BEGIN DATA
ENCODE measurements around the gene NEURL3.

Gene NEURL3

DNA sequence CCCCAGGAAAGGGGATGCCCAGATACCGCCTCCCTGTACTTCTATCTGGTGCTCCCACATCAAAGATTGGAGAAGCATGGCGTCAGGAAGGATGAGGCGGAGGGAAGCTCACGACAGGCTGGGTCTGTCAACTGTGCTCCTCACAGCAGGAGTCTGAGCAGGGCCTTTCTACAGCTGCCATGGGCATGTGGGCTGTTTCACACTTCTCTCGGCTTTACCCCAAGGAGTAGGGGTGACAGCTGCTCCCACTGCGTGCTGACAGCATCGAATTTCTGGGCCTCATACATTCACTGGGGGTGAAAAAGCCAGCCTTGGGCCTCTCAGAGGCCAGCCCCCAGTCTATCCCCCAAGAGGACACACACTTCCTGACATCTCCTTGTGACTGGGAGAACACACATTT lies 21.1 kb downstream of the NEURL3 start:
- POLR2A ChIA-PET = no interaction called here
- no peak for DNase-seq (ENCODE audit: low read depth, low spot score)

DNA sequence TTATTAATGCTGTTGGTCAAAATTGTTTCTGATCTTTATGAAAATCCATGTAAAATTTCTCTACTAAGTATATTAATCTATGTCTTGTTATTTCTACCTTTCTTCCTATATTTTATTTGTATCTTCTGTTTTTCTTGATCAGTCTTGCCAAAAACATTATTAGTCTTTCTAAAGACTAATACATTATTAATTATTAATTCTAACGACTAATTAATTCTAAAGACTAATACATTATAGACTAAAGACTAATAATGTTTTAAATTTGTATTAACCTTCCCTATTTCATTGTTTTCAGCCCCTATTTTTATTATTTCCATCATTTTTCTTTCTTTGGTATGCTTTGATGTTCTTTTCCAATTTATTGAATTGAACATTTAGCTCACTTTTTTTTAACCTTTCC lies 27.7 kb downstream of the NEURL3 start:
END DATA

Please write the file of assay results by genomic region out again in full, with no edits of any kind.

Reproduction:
ENCODE measurements around the gene NEURL3.

Gene NEURL3

DNA sequence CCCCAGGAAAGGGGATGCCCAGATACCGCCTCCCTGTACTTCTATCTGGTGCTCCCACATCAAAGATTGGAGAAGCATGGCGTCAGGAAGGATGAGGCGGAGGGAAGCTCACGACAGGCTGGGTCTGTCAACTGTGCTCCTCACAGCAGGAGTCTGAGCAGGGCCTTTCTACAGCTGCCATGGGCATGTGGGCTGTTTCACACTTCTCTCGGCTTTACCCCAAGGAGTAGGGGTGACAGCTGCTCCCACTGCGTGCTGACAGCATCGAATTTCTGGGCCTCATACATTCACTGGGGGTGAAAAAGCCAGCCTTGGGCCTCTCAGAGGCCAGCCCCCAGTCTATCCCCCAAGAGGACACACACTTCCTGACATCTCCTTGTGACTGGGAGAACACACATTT lies 21.1 kb downstream of the NEURL3 start:
- POLR2A ChIA-PET = no interaction called here
- no peak for DNase-seq (ENCODE audit: low read depth, low spot score)

DNA sequence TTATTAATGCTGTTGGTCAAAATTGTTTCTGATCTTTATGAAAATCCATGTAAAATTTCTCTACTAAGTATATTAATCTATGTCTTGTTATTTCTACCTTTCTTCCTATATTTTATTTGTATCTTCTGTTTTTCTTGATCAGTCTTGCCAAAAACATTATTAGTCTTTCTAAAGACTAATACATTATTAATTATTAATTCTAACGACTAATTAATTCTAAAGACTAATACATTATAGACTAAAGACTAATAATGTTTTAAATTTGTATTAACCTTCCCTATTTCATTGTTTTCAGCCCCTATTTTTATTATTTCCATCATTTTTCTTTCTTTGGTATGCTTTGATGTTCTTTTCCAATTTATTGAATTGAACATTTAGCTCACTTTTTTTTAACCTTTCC lies 27.7 kb downstream of the NEURL3 start: